False Allegations Watch (FAW), then, is concerned only with the truth of whether alleged innocent victims of false allegations did or did not commit the alleged sexual offence. Only through this approach can true justice prevail for genuine victims of alleged sexual offences and of false allegations and wrongful convictions, alike.
With this in mind, it seems important to highlight the Empowering the Innocent (ETI) 'Disclaimer & Victim Statement', which also features on the False Allegations Watch (FAW) website. It makes it clear that if it is found that an alleged innocent victim of wrongful conviction or false allegation of a sexual offence in a case featured by ETI is not innocent, ETI will cease involvement with the case and any information about the case will deleted from its websites, social media platforms and YouTube channel (see Empowering the Innocent (ETI)).
Erosion of safeguards against false allegations and wrongful convictions for alleged sexual offences
A major problem in the area of alleged sexual offences, which signals the need for False Allegations Watch (FAW), is the erosion of safeguards that were originally introduced into alleged sex offence trials with the aim of protecting innocent victims of false allegations from wrongful convictions.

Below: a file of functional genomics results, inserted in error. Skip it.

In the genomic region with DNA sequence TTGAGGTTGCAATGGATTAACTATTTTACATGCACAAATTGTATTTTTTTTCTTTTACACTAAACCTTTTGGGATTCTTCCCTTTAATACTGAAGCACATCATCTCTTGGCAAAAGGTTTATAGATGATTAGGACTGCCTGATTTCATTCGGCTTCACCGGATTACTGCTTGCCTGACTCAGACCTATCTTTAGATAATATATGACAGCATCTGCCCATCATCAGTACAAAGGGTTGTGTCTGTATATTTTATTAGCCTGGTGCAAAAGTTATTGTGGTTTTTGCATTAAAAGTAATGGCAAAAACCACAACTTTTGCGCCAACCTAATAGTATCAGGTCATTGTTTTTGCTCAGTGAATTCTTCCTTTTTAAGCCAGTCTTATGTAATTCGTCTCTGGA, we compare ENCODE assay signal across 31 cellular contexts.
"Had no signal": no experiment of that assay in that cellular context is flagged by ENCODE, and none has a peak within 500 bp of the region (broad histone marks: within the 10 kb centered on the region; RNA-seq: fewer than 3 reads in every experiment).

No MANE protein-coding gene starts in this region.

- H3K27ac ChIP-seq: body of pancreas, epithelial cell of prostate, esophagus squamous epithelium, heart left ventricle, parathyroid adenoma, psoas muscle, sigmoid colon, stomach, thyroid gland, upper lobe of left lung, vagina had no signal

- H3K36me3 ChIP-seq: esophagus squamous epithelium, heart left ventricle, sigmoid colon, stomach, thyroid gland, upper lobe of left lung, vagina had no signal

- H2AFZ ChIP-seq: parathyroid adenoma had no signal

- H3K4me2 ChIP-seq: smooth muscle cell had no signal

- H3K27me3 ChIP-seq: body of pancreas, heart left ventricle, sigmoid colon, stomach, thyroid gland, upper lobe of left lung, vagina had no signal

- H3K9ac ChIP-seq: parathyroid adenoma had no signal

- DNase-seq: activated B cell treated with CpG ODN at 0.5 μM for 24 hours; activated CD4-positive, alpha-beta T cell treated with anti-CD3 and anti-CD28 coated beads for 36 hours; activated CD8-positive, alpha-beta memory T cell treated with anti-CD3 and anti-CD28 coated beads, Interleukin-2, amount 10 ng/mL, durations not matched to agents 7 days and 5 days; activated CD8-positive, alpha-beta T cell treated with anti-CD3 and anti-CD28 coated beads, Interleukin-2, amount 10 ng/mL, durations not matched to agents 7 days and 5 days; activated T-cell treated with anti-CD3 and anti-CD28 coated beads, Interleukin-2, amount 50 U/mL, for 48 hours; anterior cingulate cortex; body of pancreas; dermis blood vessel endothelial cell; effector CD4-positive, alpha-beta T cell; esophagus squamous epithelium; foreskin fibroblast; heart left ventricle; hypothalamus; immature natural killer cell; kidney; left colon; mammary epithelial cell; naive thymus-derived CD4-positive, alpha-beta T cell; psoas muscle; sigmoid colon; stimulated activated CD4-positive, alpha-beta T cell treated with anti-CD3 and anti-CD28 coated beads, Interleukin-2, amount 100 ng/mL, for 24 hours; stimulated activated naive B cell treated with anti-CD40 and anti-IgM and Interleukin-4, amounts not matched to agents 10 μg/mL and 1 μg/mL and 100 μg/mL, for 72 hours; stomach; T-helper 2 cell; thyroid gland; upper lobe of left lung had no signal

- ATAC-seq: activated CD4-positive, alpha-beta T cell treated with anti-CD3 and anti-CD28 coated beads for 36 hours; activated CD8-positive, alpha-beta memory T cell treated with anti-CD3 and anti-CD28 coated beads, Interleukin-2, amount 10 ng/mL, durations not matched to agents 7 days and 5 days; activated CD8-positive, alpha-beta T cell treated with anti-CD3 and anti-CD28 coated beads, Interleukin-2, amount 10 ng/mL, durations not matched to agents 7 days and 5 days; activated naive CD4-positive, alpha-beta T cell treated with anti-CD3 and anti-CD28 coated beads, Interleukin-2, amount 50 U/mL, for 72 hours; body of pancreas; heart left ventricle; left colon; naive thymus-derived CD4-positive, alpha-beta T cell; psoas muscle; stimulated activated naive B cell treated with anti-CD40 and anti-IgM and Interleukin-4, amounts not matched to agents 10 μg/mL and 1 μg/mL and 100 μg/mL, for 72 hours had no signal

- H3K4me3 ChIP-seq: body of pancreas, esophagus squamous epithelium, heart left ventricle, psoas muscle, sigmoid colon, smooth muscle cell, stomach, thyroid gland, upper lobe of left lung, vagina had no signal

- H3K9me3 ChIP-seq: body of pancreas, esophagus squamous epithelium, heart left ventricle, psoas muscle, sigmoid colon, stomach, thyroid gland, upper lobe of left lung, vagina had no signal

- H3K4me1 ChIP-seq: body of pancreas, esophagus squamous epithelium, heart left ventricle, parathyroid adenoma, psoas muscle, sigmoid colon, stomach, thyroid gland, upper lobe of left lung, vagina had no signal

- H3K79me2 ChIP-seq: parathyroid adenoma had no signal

Specifically, s. 32(1) of the Criminal Justice and Public Order Act 1994 abolished the longstanding requirement on judges to issue a warning to juries when summing up the ‘dangers’ of convicting defendants charged with sexual offences on the uncorroborated testimony of alleged victims. This followed s. 34 of the Criminal Justice Act 1988, which abrogated the requirement on judges to give a warning to juries about convicting an accused on the uncorroborated evidence of a child.
I have argued elsewhere (Naughton, 2013: 54-63), that these reforms meant that false allegations are now actually facilitated by a criminal justice system that allows uncorroborated witness testimonies to be admissible evidence in criminal trials, despite the inherent unreliability of such evidence.
Yet, as the appeal judgment in the cases of R v Henry; R v Manning noted, such a warning on uncorroborated allegations of sexual offences was, and still is, needed because false allegations are easily made but can be difficult or even impossible to disprove:
'[T]here is no magic formula or mumbo jumbo required in a direction relating to corroboration. What the judge has to do is to use clear and simple language that will without any doubt convey to the jury that in cases of alleged sexual offences it is really dangerous to convict on the evidence … alone. This is dangerous because human experience has shown that … [a] … false story … is very easy to fabricate, but extremely difficult to refute. Such stories are fabricated for all sorts of reasons, which I need not now enumerate, and sometimes for no reason at all' (R v Henry; R v Manning, paragraph 153).